A U.S. Federal Court in Virginia caused quite a stir among digital privacy advocates last week when it ordered Twitter to grant the Justice Department access to private data from the accounts of three suspected WikiLeaks supporters. That data includes IP addresses, session times and relationships between other Twitter users.

Normally, requests for this type of information are not particularly controversial, but in this case a warrant was not required and the subjects of the data inquiries have not yet been charged with any crimes. The government is able to make such warrantless requests thanks to a 1994 law known as the Stored Communications Act.

It's that lack of a need for the government to obtain a warrant that most troubles privacy advocates, given that the right to privacy was a bedrock principle in the founding of the United States and the ratification of its Constitution.

"We are gravely worried by the court's conclusion that records about you that are collected by Internet services like Twitter, Facebook, Skype and Google are fair game for warrantless searches by the government," said Electronic Frontier Foundation Legal Director Cindy Cohn.

If the name of Jacob Appelbaum sounds familiar, it's because he's the Tor developer whose Gmail data was handed over by Google to the U.S. government as part of the latter's ongoing investigation into WikiLeaks and its supporters. Initially, Twitter had resisted requests to hand over its users' data without notifying them. With this ruling, the government essentially tells technology companies that if the government comes asking for information about its users, they'd better give it up, warrant or not.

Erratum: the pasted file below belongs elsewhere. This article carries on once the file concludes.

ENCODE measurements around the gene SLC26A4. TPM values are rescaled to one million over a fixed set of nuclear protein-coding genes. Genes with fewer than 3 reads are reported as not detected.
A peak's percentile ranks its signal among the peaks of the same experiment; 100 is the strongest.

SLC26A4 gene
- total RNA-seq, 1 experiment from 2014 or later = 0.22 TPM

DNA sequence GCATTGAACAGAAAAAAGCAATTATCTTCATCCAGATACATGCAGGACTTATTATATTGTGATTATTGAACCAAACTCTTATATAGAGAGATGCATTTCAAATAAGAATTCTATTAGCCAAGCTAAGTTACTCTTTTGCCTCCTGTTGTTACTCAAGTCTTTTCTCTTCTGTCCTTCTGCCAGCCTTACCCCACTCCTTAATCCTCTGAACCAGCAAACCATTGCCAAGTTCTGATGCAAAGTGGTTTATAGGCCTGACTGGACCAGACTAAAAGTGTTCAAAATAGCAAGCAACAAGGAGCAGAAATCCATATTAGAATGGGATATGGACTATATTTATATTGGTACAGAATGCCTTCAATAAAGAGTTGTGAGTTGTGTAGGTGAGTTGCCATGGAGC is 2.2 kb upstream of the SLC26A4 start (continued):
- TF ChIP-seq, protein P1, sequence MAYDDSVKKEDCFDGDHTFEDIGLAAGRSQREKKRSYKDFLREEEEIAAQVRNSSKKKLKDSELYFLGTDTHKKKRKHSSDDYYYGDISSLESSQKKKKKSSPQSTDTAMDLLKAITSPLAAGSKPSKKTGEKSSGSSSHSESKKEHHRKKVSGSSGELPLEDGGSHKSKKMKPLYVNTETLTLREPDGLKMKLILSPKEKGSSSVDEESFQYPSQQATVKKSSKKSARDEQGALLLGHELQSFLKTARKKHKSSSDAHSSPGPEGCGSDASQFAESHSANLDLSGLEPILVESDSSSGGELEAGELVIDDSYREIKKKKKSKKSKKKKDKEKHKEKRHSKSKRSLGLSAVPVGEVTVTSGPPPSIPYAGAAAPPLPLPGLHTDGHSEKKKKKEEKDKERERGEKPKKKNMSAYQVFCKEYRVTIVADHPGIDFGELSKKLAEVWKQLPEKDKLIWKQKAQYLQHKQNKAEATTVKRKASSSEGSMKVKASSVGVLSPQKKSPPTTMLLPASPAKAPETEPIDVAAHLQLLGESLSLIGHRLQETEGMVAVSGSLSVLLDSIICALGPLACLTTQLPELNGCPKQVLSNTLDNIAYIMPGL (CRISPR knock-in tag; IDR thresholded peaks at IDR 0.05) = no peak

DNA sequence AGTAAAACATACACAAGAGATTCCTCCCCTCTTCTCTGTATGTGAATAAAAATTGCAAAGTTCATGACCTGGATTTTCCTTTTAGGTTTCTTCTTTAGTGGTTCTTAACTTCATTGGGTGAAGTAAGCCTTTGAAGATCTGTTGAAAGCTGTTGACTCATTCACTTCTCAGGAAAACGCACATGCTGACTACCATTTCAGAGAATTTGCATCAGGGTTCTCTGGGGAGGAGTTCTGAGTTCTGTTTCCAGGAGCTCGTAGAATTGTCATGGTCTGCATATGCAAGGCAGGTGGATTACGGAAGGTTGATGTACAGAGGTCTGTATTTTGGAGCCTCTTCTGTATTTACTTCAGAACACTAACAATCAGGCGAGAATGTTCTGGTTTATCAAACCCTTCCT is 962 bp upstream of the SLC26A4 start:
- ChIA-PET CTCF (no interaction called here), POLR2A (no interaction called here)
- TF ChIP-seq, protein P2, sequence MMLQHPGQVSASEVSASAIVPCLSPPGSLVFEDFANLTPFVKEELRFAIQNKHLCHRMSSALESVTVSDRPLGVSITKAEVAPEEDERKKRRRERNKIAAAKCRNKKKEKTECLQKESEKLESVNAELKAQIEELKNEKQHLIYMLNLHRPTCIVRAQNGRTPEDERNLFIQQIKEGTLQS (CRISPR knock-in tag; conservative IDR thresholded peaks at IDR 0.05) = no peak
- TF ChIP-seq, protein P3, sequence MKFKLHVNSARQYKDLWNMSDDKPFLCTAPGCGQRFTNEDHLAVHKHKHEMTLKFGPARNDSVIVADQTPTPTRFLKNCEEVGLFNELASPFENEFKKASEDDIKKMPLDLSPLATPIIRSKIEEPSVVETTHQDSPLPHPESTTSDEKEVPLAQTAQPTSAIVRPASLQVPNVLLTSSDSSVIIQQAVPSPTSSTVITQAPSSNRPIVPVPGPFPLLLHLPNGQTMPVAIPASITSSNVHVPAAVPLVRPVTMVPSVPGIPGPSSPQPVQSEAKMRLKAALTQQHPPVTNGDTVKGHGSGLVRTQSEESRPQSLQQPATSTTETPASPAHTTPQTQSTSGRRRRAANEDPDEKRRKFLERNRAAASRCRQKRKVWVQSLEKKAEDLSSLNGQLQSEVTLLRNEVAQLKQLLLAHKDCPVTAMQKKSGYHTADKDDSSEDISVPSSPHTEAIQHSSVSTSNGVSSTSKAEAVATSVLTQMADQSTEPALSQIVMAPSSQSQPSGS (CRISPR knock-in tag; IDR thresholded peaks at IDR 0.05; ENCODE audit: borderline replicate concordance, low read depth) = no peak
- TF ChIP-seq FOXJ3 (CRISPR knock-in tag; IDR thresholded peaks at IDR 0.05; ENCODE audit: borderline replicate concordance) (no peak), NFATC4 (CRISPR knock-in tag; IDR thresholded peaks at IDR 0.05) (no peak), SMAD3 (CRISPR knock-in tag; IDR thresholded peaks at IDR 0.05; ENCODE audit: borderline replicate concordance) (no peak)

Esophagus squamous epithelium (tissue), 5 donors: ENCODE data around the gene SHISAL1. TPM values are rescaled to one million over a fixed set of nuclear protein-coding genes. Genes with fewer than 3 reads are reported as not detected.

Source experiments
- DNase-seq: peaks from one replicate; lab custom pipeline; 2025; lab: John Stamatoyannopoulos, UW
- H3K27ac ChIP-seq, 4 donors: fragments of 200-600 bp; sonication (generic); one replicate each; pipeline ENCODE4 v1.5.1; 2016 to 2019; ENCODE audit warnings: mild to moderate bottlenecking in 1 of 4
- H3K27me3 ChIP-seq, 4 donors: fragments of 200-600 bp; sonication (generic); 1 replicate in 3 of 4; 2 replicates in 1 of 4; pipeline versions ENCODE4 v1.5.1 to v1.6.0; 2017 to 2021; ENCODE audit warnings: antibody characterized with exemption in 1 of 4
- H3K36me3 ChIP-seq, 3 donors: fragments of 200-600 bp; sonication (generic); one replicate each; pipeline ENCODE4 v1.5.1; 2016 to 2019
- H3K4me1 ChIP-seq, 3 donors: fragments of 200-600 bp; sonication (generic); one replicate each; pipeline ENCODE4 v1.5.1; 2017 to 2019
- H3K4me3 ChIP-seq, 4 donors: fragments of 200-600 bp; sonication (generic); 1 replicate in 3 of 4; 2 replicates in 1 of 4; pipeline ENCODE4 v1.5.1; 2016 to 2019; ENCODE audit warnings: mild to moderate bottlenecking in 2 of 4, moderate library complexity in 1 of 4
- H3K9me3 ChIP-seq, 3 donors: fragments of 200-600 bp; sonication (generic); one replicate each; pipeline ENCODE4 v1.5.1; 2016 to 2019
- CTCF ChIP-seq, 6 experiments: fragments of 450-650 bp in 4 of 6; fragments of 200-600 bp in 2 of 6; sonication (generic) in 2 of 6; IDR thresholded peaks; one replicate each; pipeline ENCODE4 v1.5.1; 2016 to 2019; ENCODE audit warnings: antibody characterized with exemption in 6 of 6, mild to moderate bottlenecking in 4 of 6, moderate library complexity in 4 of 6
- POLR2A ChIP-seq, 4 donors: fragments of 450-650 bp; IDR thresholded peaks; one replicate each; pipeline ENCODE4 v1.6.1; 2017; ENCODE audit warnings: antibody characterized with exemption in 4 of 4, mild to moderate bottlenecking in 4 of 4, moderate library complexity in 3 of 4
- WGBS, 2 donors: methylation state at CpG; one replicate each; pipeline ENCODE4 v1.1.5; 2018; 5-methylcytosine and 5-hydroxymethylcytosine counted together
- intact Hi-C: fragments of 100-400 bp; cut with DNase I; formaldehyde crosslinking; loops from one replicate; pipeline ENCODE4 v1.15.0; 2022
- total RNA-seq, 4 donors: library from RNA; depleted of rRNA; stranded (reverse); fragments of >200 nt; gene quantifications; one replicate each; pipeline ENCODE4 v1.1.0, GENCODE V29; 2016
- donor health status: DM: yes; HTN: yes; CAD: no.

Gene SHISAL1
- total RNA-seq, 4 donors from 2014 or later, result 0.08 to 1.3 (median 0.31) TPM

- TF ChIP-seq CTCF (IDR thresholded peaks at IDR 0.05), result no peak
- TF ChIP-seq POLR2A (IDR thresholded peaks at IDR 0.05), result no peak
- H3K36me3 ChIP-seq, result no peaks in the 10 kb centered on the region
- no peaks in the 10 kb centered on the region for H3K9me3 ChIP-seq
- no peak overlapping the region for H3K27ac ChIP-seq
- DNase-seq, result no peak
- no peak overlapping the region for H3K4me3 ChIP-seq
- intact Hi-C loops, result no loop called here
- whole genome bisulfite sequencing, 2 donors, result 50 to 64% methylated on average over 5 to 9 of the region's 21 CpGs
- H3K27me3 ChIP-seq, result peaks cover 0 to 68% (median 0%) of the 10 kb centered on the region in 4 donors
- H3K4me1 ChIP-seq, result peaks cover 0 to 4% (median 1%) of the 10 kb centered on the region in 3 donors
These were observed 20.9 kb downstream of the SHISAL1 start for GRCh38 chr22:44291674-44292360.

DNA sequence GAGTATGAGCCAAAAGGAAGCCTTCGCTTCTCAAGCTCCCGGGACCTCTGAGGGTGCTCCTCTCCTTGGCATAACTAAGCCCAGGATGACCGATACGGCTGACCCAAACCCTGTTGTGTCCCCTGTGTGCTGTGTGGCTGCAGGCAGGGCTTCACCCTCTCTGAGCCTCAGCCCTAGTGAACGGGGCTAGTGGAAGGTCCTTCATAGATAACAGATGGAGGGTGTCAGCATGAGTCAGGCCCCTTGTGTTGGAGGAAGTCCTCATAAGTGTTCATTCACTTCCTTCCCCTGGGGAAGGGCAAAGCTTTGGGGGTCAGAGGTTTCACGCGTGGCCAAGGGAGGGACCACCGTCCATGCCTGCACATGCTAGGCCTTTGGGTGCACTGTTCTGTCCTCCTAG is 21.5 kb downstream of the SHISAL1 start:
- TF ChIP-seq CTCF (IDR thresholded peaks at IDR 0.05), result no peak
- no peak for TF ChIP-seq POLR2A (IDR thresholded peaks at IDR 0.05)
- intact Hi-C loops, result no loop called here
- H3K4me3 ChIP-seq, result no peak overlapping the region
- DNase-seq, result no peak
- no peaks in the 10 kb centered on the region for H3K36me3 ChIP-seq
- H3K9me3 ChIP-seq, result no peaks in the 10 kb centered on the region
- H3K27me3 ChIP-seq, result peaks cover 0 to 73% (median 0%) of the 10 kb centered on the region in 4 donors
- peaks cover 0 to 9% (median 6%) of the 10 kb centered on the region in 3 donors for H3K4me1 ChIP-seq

A Slippery Slope For Online Privacy?

As the W3C and tech companies continue to hammer out consumer privacy standards for things like browser-based user tracking, it appears that the real battleground for online privacy isn't between companies and consumers, but rather at the point at which governments start demanding user data without a warrant.

The reason so many privacy advocates object to what Google and Twitter are doing isn't so much out of sympathy for WikiLeaks, but rather because of the precedent that these rulings set.

The U.S. government is seeking information about WikiLeaks and supporters of the organization as part of an effort to build a legal case against it. Individuals like Appelbaum and Icelandic parliamentarian Birgitta Jonsdottir may appear to be logical targets in the quest for that information, but many wonder where the government's right to access private data without a warrant begins and ends.

Collaboration, Support and Sympathy: Where Are the Lines?

In the case of WikiLeaks, the line between providing material support to the organization and simply being sympathetic to its goals can be very thin. Helping Julian Assange store or release classified diplomatic cables is one thing. What about donating money to WikiLeaks? Writing something sympathetic? What about the news organizations who have partnered with WikiLeaks to release information?

Some may counter that such an argument approaches logical fallacy. Yet students of U.S. history need look no further than the 1960s and 1970s for examples of law enforcement investigating and tracking citizens based on their political sentiments.

Certainly, much as changed since then, both politically and technologically. Perhaps most significantly, we are now generating and storing more data about our lives, relationships and intentions than at any point in human history, and we're doing so largely on server farms owned and operated by people other than ourselves.

As the ruling judge himself wrote, users of online services have "a lessened expectation of privacy" when they agree to the terms of service for sites like Twitter and Facebook. That may or may not have been the understanding of the millions of users who have clicked that "OK" button, but it's certainly good to know.

Photo of Jacob Appelbaum by Threat to Democracy